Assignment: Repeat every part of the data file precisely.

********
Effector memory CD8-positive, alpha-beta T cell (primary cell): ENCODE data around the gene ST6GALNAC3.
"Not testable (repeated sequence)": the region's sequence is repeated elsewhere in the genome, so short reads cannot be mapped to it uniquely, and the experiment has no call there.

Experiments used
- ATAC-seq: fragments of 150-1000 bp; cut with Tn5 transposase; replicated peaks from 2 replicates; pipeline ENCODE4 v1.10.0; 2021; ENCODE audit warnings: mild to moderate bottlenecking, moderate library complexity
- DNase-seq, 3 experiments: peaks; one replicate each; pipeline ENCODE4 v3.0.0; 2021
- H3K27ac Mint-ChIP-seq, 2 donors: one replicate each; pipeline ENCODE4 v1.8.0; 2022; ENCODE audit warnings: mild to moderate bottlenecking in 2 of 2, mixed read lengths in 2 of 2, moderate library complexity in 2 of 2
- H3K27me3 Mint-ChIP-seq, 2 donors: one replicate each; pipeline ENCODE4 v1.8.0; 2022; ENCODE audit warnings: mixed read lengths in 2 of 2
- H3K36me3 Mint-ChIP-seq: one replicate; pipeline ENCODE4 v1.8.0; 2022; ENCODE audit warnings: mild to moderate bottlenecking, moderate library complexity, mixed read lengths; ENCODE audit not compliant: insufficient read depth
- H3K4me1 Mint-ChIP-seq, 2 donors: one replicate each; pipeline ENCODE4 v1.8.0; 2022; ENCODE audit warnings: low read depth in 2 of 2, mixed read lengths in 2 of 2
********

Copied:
Effector memory CD8-positive, alpha-beta T cell (primary cell): ENCODE data around the gene ST6GALNAC3.
"Not testable (repeated sequence)": the region's sequence is repeated elsewhere in the genome, so short reads cannot be mapped to it uniquely, and the experiment has no call there.

Experiments used
- ATAC-seq: fragments of 150-1000 bp; cut with Tn5 transposase; replicated peaks from 2 replicates; pipeline ENCODE4 v1.10.0; 2021; ENCODE audit warnings: mild to moderate bottlenecking, moderate library complexity
- DNase-seq, 3 experiments: peaks; one replicate each; pipeline ENCODE4 v3.0.0; 2021
- H3K27ac Mint-ChIP-seq, 2 donors: one replicate each; pipeline ENCODE4 v1.8.0; 2022; ENCODE audit warnings: mild to moderate bottlenecking in 2 of 2, mixed read lengths in 2 of 2, moderate library complexity in 2 of 2
- H3K27me3 Mint-ChIP-seq, 2 donors: one replicate each; pipeline ENCODE4 v1.8.0; 2022; ENCODE audit warnings: mixed read lengths in 2 of 2
- H3K36me3 Mint-ChIP-seq: one replicate; pipeline ENCODE4 v1.8.0; 2022; ENCODE audit warnings: mild to moderate bottlenecking, moderate library complexity, mixed read lengths; ENCODE audit not compliant: insufficient read depth
- H3K4me1 Mint-ChIP-seq, 2 donors: one replicate each; pipeline ENCODE4 v1.8.0; 2022; ENCODE audit warnings: low read depth in 2 of 2, mixed read lengths in 2 of 2